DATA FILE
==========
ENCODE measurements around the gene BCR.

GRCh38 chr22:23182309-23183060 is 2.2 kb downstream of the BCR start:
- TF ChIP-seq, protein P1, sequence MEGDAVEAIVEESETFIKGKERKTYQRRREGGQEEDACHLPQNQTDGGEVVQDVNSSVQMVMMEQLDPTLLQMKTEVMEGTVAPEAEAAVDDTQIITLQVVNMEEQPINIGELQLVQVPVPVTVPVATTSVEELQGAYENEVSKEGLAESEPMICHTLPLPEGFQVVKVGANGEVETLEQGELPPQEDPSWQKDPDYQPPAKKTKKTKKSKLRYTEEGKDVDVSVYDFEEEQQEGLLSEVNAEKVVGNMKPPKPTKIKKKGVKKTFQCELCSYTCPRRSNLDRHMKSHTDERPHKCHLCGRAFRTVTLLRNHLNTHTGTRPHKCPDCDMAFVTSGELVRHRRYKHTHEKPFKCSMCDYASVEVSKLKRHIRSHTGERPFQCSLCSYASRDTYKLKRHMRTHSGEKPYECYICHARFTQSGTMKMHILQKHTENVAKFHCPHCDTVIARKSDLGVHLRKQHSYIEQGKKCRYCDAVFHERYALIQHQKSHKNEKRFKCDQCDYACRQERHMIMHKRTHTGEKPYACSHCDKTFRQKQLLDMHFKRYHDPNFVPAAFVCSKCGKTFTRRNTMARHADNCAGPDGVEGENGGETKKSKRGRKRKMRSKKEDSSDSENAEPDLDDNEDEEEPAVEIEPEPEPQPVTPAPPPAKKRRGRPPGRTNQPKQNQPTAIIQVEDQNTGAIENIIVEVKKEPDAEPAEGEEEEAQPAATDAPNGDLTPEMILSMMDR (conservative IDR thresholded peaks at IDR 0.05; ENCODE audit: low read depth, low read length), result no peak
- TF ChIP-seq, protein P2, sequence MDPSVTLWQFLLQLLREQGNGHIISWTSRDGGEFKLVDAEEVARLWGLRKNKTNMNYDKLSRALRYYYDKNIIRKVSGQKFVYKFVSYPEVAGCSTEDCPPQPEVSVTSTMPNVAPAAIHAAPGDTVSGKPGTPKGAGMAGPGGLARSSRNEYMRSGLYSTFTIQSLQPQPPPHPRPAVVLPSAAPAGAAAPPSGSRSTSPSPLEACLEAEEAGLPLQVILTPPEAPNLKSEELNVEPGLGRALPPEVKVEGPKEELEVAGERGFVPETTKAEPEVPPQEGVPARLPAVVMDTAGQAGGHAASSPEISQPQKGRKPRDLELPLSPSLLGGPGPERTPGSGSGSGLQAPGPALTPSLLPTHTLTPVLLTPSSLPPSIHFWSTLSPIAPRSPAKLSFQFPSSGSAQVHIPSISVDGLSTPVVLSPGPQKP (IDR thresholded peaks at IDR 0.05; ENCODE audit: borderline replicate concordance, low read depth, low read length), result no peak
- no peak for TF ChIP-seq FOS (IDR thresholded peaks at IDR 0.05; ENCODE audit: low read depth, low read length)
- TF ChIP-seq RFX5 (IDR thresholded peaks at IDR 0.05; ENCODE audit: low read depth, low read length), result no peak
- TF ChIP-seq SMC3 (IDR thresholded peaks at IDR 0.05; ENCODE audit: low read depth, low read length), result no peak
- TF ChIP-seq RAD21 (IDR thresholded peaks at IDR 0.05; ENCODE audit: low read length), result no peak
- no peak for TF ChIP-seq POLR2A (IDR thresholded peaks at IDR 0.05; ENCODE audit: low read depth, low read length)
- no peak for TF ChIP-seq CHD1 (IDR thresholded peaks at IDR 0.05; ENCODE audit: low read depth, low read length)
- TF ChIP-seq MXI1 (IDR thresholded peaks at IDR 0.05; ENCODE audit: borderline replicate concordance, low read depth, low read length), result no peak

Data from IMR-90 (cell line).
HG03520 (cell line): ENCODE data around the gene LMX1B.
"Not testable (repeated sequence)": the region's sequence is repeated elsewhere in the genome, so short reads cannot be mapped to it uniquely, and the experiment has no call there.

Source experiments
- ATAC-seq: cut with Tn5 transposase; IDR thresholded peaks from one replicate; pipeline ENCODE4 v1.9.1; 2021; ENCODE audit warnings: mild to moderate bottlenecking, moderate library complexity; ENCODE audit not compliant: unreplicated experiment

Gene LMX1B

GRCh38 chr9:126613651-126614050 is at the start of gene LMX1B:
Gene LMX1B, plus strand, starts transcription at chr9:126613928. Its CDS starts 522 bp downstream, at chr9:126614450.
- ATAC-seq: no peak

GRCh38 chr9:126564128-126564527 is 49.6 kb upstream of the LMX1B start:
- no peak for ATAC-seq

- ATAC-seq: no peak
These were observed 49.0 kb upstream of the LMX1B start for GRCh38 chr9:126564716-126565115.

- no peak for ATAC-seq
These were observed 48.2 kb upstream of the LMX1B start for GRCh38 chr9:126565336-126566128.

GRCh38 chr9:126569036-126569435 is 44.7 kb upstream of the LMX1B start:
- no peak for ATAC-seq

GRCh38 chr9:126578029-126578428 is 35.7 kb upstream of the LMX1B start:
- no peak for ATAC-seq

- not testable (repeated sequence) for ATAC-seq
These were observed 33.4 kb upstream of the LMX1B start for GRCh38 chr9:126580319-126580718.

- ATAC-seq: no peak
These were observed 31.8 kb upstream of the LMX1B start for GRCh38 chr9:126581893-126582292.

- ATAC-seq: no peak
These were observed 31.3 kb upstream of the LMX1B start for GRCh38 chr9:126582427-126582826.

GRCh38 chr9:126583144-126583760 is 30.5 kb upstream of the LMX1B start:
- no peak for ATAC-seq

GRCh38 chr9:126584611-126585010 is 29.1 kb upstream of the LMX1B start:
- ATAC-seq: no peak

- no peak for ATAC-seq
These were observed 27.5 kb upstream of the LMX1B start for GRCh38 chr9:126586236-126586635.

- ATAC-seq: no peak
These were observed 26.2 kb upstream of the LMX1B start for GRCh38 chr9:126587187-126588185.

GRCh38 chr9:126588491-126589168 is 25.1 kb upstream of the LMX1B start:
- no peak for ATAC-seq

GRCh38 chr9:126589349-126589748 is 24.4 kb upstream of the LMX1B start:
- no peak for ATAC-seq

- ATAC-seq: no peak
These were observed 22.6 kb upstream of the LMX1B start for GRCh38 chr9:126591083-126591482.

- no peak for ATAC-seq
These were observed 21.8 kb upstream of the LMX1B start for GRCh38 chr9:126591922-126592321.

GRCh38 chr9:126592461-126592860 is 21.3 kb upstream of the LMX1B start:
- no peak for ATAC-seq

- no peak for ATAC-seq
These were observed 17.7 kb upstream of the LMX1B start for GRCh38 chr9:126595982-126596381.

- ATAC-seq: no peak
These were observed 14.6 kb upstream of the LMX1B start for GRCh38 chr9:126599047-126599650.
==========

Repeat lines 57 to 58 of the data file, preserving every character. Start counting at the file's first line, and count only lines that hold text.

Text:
- ATAC-seq: no peak
These were observed 14.6 kb upstream of the LMX1B start for GRCh38 chr9:126599047-126599650.